James A. McBride II Stela #10 Rubbing
Ceibal, Guatemala
January 1971

James A. McBride II Stela #10 Rubbing

James A. McBride received permission from the Government of Guatemala to obtain rubbings of Mayan Stela from Tikal, Aguateca, Santa Lucia, and Seibal for the Museum of Fine Arts of Houston and the University of Texas. Stela No. 10 Seibal is one of the two rubbings exhibited in the Houston Museum of Fine Arts, selected by Phillipe Demontebello then the Acting Director of the Houston Museum of Fine Arts, between the years of 1978 and 1983.

The Maya erected a Stela at the end of every katurn 1 (every twenty years), and sometimes at the end of every hotun (five years). It seems that the notations of time inscribed on the monuments generally do not go beyond the bastion, the Mayan Century in regards to multiplication. This rather conventional system of calculating past time was adopted by the Maya of the classical period in order to record the date of the construction of their monuments. The construction of each Stela mirrored the Maya adoration of time. They were built upon consultation with Mayan calendars which were of miraculous preclslon.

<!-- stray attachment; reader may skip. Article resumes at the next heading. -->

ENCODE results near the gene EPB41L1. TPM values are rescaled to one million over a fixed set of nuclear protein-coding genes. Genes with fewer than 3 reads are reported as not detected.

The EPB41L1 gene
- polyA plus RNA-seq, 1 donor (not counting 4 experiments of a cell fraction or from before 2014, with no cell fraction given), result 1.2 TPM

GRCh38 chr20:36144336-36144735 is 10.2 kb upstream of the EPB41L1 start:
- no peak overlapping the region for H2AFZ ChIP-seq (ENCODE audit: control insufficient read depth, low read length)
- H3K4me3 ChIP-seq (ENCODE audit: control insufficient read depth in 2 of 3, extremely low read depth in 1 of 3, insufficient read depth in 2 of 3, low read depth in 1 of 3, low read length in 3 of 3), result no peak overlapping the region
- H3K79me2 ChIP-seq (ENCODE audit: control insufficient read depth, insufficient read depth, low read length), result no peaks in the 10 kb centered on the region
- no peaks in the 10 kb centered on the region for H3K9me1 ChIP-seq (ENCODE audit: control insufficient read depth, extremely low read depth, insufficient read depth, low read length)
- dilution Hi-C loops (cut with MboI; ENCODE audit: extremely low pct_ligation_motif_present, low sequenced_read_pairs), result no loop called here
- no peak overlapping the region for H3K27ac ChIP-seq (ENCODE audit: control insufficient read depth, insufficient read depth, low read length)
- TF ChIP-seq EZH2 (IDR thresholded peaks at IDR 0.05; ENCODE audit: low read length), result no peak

The dates on the Mayan Stela are not represented by solar, lunar or Venus years, but by the number of days that have passed from a specific chronological starting point, shown as Baktun 13, apparently established in the distant past which may have commemorated a mythical event, as its transcription dates back to 3113 B.C. The Maya invented a numerical system in which one point (dot) represents one unit, and a line represents five units. For large calculations they invented a system of position, using the zero. Their calculating systems was based on the number twenty; and their numerical vertical progression went from low to high. This means that a point, a line or a combination of the two - represents automatically multiplied the number by twenty.

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